Martyn’s Law: Enhancing public safety    

Multitone Electronics visited one of the South’s leading events venues, the Portsmouth Guildhall, to learn how the new Protect Duty will work in practice

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Andy Grays CEO Portsmouth Guildhall Trust

Martyn’s Law is a proposed new law, enhancing the UK’s ability to improve public safety against terrorist attacks. The guidelines require public and private venues to undertake a comprehensive review of their policies and procedures; venues will do this by carrying out detailed risk assessments and updating their operational plans. Multitone colleagues recently met with members of the Guildhall Trust management team in Portsmouth to discover how the Trust is preparing for the implementation of Martyn’s Law.

The horrific bombing at the Manchester Arena in May 2017 killed 22 people with a further 1,017 injuries. Martyn’s Law – a tribute to Martyn Hett who lost his life during the incident – signifies a major change in the country’s approach to public safety and counterterrorism. The legislation will place venues into tiers, depending upon their size and type of activity. 

Andrew Grays, CEO of the Guildhall Trust, explained:

“Martyn’s Law is necessitating venues to take a good, hard look into their policies and procedures; it will require them to review operations and take steps to reduce risk. This will raise security standards at the UK’s entertainment venues, ultimately protecting members of the public and employees in the event of a terrorist incident.

“Changes made by the Security Industry Authority (SIA) are a good example. Before venues can obtain a licence for security, they must successfully complete a six-day training course. Before the changes, this was three days. Training will help increase awareness on what to look for, including hostile reconnaissance and other preventative measures. All of our team involved with security are SIA door supervisor trained.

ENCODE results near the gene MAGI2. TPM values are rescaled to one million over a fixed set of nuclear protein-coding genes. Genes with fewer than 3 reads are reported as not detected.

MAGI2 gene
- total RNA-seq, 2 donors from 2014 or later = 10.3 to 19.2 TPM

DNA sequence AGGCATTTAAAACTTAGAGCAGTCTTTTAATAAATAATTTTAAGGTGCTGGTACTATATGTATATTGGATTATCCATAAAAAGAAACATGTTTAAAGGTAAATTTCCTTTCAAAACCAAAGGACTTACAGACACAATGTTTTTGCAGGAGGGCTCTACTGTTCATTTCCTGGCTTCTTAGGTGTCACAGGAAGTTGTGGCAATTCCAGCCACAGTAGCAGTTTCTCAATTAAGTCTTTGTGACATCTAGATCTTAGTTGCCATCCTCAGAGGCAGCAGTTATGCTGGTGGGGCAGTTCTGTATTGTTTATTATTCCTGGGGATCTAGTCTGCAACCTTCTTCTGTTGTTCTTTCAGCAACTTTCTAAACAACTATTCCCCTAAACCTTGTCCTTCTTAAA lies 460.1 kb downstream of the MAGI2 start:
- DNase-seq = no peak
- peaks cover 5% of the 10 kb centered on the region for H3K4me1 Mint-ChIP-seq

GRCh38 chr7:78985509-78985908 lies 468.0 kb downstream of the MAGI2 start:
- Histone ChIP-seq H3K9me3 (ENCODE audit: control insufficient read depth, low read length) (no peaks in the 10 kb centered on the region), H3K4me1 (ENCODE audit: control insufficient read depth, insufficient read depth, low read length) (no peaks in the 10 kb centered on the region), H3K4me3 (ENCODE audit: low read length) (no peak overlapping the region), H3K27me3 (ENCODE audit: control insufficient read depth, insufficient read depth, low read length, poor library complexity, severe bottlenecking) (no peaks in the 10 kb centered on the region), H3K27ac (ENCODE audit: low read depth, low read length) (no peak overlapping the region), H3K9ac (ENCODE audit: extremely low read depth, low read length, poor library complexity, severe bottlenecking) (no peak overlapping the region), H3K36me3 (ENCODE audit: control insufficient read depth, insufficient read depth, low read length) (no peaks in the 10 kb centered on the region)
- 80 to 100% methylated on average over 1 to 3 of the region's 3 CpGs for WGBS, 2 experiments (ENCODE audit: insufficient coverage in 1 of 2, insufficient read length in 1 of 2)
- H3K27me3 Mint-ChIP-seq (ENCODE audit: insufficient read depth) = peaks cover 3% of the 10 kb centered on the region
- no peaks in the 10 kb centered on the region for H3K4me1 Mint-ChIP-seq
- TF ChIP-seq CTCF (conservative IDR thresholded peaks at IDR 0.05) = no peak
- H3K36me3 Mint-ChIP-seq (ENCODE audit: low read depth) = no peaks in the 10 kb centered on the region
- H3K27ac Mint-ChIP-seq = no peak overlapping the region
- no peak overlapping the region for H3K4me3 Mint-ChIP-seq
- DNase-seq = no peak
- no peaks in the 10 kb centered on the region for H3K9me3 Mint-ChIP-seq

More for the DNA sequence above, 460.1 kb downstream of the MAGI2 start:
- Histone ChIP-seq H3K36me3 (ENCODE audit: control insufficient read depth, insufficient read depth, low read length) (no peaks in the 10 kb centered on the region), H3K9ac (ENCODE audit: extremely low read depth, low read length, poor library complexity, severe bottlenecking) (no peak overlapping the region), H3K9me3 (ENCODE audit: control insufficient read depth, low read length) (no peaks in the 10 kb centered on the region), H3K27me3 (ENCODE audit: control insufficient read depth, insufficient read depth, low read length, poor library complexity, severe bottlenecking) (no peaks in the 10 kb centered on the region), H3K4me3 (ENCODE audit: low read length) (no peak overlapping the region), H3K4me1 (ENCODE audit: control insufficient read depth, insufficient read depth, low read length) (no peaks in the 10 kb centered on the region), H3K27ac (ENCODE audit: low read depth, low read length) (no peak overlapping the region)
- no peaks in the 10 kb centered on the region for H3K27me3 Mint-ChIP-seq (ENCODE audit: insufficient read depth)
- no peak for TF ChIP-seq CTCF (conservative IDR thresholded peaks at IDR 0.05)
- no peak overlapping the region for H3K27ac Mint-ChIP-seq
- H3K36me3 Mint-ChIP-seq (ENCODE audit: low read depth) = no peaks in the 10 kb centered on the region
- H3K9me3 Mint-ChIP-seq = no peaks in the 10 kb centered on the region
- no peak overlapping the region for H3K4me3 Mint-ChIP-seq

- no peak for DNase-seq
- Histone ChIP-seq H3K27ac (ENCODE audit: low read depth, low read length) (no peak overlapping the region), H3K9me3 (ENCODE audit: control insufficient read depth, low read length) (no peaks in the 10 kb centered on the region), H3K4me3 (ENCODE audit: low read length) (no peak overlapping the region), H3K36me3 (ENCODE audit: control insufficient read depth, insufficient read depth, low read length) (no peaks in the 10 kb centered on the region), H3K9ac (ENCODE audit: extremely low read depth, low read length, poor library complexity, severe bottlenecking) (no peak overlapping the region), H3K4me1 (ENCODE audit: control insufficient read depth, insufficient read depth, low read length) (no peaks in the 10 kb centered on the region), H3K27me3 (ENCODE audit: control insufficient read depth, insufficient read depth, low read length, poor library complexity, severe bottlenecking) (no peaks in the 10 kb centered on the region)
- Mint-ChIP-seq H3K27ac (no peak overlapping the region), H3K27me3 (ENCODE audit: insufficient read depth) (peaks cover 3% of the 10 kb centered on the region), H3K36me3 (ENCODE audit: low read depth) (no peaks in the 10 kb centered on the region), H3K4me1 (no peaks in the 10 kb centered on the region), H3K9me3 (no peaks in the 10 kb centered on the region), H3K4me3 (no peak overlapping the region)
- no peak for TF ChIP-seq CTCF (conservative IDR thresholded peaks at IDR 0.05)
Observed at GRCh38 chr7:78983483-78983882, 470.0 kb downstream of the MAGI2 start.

“Furthermore, the Trust has invested heavily in CCTV – reaching previous blind spots – as well as facial recognition software. Using biometrics technology, we can detect suspects before they enter the building unidentified. We have recently strengthened our longstanding security plan and counterterrorism risk assessment and will review this again once the bill becomes law.”

Peter Lomax, Multitone’s Sales & Marketing Director said: 

“I am grateful to Andy Grays and his team at the Guildhall Trust for their valuable insight into how the UK’s venues are responding to these difficult challenges. Secure communications technologies can play their part too, in enhancing the safety of the public and its employees, which is why Multitone Electronics is developing solutions such as EkoTek and i-Message for use in emergency situations such as a terrorist attack. If you are dealing with such an incident, every second counts.” 

Adam Parry
Author: Adam Parry

Adam is the co-founder and editor of www.eventindustrynews.com Adam, a technology evangelist also organises Event Tech Live, Europe’s only show dedicated to event technology and the Event Technology Awards. Both events take place in November, London.

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